When Englishman John W. Gill was lost with the RMS Titanic on
April 15, 1912, his death was a heartbreaking twist in a love story
that continued even after he died.
The second-class passenger was traveling to America to create a new
life and home for himself and his newlywed bride, Sarah, who had
remained in England. When he died, the 24-year-old carried $43 in U.S.
paper money and $4.60 in U.S. coins, as well as smaller amounts of
British currency and his £13 ticket for fare.
A 1906-O Barber silver half dollar recovered from Gill's body will
be featured in a Titanic-themed auction by RR Auction, closing
Gill’s body was recovered by the cable ship CS
Mackay-Bennett in the aftermath of the sinking, and he was buried
at sea. Numerous objects were recovered from his body and cataloged
before being returned to his widow, including this silver coin, all of
which were included in the inventory list prepared by the provincial
coroner of Nova Scotia.
John Gill was supposed to have been accompanied by his wife and her
father.They instead decided to stay behind and complete business
before joining him in America later in 1912, according to the auction house.
His wife, whom he had married two months before he died, fell into
such a state of shock that she was unable or unwilling to speak for
more than 20 years, according to the auction firm, citing multiple
pieces of Titanic research.
Gill was never able to bring herself to spend the recovered money
and retained it with his other effects including his pocket watch,
keys and ring. Everything remained with the family for 90 years. All
possessions recovered from Gill were sold in a single lot at auction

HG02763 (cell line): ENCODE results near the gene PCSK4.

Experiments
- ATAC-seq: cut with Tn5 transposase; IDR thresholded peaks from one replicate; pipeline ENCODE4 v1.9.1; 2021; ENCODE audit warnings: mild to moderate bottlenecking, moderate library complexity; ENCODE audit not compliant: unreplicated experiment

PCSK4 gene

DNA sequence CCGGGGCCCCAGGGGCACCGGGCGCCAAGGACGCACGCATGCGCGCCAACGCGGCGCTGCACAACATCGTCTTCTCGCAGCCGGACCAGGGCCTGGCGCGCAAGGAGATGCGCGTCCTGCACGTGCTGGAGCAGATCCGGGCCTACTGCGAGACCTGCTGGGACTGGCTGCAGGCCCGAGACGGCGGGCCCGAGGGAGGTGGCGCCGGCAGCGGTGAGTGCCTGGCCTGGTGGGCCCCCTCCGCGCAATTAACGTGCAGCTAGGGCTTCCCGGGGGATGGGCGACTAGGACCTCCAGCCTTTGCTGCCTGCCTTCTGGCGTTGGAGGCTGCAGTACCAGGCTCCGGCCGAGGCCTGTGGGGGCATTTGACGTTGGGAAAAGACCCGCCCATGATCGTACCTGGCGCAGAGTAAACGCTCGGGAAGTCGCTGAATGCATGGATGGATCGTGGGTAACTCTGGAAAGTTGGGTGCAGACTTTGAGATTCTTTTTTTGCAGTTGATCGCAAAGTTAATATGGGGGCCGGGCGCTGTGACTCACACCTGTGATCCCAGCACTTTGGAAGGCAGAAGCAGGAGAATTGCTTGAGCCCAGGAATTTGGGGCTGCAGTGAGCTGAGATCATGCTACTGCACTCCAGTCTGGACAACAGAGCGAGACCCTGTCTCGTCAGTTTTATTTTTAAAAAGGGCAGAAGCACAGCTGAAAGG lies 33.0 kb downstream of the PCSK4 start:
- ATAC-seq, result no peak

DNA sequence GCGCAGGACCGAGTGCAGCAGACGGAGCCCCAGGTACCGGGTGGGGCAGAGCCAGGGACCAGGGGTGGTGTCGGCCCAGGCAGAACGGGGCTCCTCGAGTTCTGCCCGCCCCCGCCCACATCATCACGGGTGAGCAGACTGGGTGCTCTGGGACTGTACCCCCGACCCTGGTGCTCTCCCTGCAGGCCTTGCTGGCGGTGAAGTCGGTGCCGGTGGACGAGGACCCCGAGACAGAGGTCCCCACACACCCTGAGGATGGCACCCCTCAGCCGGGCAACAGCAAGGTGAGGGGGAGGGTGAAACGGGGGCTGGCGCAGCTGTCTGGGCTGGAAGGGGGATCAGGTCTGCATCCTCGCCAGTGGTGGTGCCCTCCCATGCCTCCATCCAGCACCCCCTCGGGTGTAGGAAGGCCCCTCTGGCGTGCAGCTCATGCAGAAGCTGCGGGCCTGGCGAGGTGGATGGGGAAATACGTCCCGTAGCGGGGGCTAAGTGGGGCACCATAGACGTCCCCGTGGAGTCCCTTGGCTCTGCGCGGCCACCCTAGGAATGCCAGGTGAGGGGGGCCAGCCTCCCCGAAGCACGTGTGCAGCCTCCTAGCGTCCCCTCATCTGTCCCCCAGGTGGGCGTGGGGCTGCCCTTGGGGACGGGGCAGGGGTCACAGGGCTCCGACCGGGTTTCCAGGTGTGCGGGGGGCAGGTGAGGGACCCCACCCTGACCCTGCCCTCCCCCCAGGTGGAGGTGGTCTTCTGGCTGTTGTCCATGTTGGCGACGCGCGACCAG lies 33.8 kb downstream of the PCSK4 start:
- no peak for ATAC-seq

in April 2002 by Henry Aldridge and Son.
This coin and others from Gill subsequently were sold individually
in a 2012 auction, also by Aldridge.
The coin is “a heart-wrenching relic of a young couple’s promising
future shattered by the Titanic tragedy,” says Bobby Livingston, vice
president at RR Auction in New Hampshire.
No grade is identified for the coin, which has a starting bid of
$500 but is expected to realize much more than that, based on previous
sales of coins recovered from Titanic victims.
Other highlights in the sale include the original .925 fine silver
“Loving Cup” presented to Capt. Arthur Rostron of the RMS
Carpathia by Titanic survivor Margaret “Molly” Brown.
Bidding is expected to exceed $200,000.
The full catalog of 225 lots is posted online at the firm’s website,
Bidding opened April 17 and continues through April 24. Bids are
being accepted via telephone, email and online.
A 22.5 percent buyer’s fee will be added to the hammer price on all
individual lots, with a 2.5 percent discount for those paying by cash,
check or wire.
For more information, telephone the firm at 800-937-3880 or visit